8. Prepare your portfolio while you are student teaching. Take pictures of your best bulletin boards, of you teaching lessons, of kids engaged in learning. Work on your professional teaching portfolio consistently, so it is ready to use for interviews when you are finished student teaching.
9. Use every kind of technology possible. Use interactive white boards, the internet, adaptive technologies, etc. Make sure you know the rules for their use issued by the school district in which you are student teaching. The more teaching technology you are familiar with, the more hirable you may be. Consider listing the technologies in which you are proficient on your resume.
10. Collaborate. While you are student teaching, connect with other teachers in the school. Ask them questions. Meet special education teachers, reading specialists, speech therapists, the nurse, custodians, the principal, the secretary, and so on. You will almost certainly have opportunities to work together on lessons, groups, special education IEPs, and more. Do this as much as you can to practice being a team player.
Student teaching is an experience you will always remember. It is guaranteed to be intense, and if it isnt, you arent doing it right. (See tip 7 above.) Follow these top ten tips for student teaching to become the best educator you can be.
As the mother of a pre-schooler I am often bombarded with advertisements and opinions about when and how my little girl should learn to read. The age in which they master reading is heralded as a status symbol, intelligence marker, or at the very least, a badge of good parenting.
But, what if your child, like my own, shows no real interest or the proper focus to sit still long enough to learn letters, phonics, or sight words?
Does this mean she is destined for some form of academic mediocrity or wont be able to compete with the honors level students when she eventually goes to school? Will this somehow prevent her from realizing all the dreams she has or some day will have?
Instinctively I cannot accept this as true. Looking at the culture around me, however, I find myself caught up in comparing my daughters progress and developmental milestones along with everyone else. I dont need instincts; I dont need peer pressureI need the truth. Is there a best time to introduce reading to children? If so, how do you do it?
Back when I went to Kindergarten (shortly after dinosaurs roamed the earth), all you needed to pass on to grade 1 was to know your basic colors, count to 10, and say your ABCs, along with a bunch of non-academic sort of social and emotional development prerequisites. Now I hear a lot about what type of preschools are the best to teach you child phonics before they ever get into kindergarten. Is there evidence that teaching a very young child to read helps them get ahead academically? What happens to the early starter vs. the late starter when learning to read?
Maybe surprisingly to many (including myself), there is growing evidence that early starters may have more problems in school later on than if they waited for a later time to learn to read. Of course there is nothing inherently wrong with early systems of reading, but the problem often lies in the fact that the young child may not show proper readiness or readiness to learn to read early, but the over-anxious parents are pushing for it.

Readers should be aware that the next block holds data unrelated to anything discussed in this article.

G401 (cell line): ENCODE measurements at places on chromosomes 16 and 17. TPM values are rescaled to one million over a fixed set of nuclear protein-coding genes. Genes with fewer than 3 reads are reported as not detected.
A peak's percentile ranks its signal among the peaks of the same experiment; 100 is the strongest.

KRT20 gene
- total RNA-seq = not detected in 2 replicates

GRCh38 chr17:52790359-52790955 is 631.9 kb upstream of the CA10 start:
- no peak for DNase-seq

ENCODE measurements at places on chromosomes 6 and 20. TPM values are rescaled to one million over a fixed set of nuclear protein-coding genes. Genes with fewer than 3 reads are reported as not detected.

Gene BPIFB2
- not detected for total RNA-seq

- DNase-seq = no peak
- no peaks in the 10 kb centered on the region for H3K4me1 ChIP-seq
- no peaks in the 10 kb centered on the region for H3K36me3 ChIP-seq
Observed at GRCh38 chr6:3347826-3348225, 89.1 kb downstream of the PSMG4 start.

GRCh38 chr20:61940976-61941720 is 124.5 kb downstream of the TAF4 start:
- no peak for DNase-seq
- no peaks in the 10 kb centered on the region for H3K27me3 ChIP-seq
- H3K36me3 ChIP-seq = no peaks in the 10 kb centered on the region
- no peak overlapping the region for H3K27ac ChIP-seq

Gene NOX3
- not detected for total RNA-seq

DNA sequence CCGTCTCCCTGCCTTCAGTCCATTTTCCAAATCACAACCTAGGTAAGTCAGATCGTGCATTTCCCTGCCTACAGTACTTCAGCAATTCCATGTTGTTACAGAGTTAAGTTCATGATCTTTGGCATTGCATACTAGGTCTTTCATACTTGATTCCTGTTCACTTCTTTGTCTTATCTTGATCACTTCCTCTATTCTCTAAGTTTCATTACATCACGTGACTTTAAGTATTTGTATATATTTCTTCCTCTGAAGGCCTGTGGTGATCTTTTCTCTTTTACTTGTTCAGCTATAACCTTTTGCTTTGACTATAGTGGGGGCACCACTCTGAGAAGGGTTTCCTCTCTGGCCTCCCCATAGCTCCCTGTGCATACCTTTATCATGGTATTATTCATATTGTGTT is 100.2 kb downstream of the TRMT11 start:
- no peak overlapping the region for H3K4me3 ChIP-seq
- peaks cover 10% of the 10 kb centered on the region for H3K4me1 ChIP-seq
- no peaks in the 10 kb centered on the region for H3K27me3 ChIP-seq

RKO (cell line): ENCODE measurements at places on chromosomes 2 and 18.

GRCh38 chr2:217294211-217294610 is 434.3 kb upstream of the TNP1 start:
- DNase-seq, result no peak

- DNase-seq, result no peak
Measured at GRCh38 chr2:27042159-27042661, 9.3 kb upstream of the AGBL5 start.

You have to be sure that you are not putting your child into a program to feed your own ego. If your motive for pushing your child into early reading is wanting them to outdo other children, it is very easy to pressure and damage the childs personality and the relationship between child and parent.
Although it is certainly true that some children can learn to read remarkably early, it is not necessarily true that they all should. Should is another question than could.
I read about a school district that set up an experiment to help decide between early or late starts to reading. Some kindergarten children received extensive instruction in reading in the district; while others spent the same amount of time learning science and other life skills. Books and pictures were available for these children, but no formal reading lessons were held. Would you find it surprising to discover that by grade 3, the science children were far ahead of the reading children in their reading scores. The reason? The science children had a larger vocabulary and better thinking skills. They could read on more topics and understand higher level materials because they had actually lived and experienced a bigger part of the world in their formative years.
A child has a limited time in his early years to saturate his world with the experiences and stories he or she uses to increase his or her vocabulary and thinking skills. Pre-reading instruction that is truly valuable is so much more than learning the letters, phonics, and sight words needed to read a simple book. A child that is allowed to observe, play and learn to solve problems around them is setting themselves up to learn quickly how to read when they really are ready to sit down and master the alphabet and letter sounds.
So when is a child ready? How do you know? If you are in tune with your child, and not a slave to social pressures, you will probably easily observe when your child is telling you they are ready to learn to read. Some begin by asking about words or letters. Some learn favorite books by heart and sit reading them. When you allow your child to guide you when to teach them something new, you are sure they will learn it, for they already have the desire.
So, does this mean I should put away the many computer programs and learn to read systems that I have tucked away in the house? I dont think so. If my little girl is very active and not too keen on sitting down to learn her letters yet, I can still teach her here and there, mixed in with everything else she is doing throughout the day. She loves me reading to her, even if she cant always sit still for the story. She loves to pick up books and read to her dollies and mecreating her own plots and character adaptations. She creates songs and dances and imaginary worlds where her favorite stories are blended together into a unique world that she creates for herself and anyone else who wants to play with her.
I do not know if my girl will learn to read early or late; but even if it isnt until she is 7 years oldI know she will be just fine. Intelligence is much deeper than reading words off a page. Enjoy your preschooler and relax in knowing that it isnt about you or what the rest of society says. Your child is unique and will learn when ready as long as we are there to guide them and show them the way. The lessons about reading readiness can be applied to most other areas of our childrens development, I believe. Whether potty training or playing varsity sports, provide the opportunities but not the pressure for our children to be successful.